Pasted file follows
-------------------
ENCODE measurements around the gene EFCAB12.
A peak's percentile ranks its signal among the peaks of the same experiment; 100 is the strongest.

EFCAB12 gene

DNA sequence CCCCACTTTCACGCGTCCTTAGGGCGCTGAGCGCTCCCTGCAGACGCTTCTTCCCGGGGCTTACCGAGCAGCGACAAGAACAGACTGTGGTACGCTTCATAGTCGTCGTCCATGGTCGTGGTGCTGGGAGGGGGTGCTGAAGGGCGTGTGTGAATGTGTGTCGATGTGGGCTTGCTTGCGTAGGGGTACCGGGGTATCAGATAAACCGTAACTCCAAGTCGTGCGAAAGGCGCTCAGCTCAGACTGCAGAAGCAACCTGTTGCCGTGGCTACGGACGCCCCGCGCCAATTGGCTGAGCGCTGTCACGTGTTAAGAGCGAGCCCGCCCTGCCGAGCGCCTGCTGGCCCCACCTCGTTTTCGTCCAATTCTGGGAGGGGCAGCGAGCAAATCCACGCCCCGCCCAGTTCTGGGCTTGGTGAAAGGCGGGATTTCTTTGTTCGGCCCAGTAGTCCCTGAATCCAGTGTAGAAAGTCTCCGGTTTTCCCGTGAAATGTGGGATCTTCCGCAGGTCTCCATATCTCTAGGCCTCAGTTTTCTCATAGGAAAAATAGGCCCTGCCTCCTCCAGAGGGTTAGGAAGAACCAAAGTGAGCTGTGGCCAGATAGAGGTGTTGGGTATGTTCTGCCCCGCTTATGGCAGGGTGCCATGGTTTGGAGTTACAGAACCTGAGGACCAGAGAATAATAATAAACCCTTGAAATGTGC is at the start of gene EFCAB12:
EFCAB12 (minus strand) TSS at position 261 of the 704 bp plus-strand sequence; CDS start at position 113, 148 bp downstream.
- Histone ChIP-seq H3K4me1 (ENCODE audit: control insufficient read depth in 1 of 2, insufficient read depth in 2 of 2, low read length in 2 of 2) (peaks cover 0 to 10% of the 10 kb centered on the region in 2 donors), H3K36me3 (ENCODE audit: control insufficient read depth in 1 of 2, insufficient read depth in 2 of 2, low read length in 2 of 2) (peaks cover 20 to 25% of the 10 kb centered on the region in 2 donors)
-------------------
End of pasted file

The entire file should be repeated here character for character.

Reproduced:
ENCODE measurements around the gene EFCAB12.
A peak's percentile ranks its signal among the peaks of the same experiment; 100 is the strongest.

EFCAB12 gene

DNA sequence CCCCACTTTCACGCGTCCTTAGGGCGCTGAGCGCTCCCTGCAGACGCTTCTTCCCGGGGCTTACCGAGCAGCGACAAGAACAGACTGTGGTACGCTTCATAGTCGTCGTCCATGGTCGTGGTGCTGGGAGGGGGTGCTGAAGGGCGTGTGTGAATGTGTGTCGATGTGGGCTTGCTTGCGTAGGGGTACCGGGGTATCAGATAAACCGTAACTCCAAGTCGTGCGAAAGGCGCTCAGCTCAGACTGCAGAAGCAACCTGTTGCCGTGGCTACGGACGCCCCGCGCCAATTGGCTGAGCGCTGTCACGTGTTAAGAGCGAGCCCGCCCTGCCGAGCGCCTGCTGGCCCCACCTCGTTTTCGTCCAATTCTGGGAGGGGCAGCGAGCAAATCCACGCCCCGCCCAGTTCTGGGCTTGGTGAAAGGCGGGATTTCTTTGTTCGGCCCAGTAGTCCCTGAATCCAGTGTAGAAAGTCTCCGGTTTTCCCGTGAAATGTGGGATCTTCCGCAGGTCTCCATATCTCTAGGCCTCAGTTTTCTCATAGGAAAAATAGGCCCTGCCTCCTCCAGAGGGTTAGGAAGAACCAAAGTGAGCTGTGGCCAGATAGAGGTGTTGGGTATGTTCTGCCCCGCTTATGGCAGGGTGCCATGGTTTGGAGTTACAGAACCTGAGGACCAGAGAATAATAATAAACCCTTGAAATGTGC is at the start of gene EFCAB12:
EFCAB12 (minus strand) TSS at position 261 of the 704 bp plus-strand sequence; CDS start at position 113, 148 bp downstream.
- Histone ChIP-seq H3K4me1 (ENCODE audit: control insufficient read depth in 1 of 2, insufficient read depth in 2 of 2, low read length in 2 of 2) (peaks cover 0 to 10% of the 10 kb centered on the region in 2 donors), H3K36me3 (ENCODE audit: control insufficient read depth in 1 of 2, insufficient read depth in 2 of 2, low read length in 2 of 2) (peaks cover 20 to 25% of the 10 kb centered on the region in 2 donors)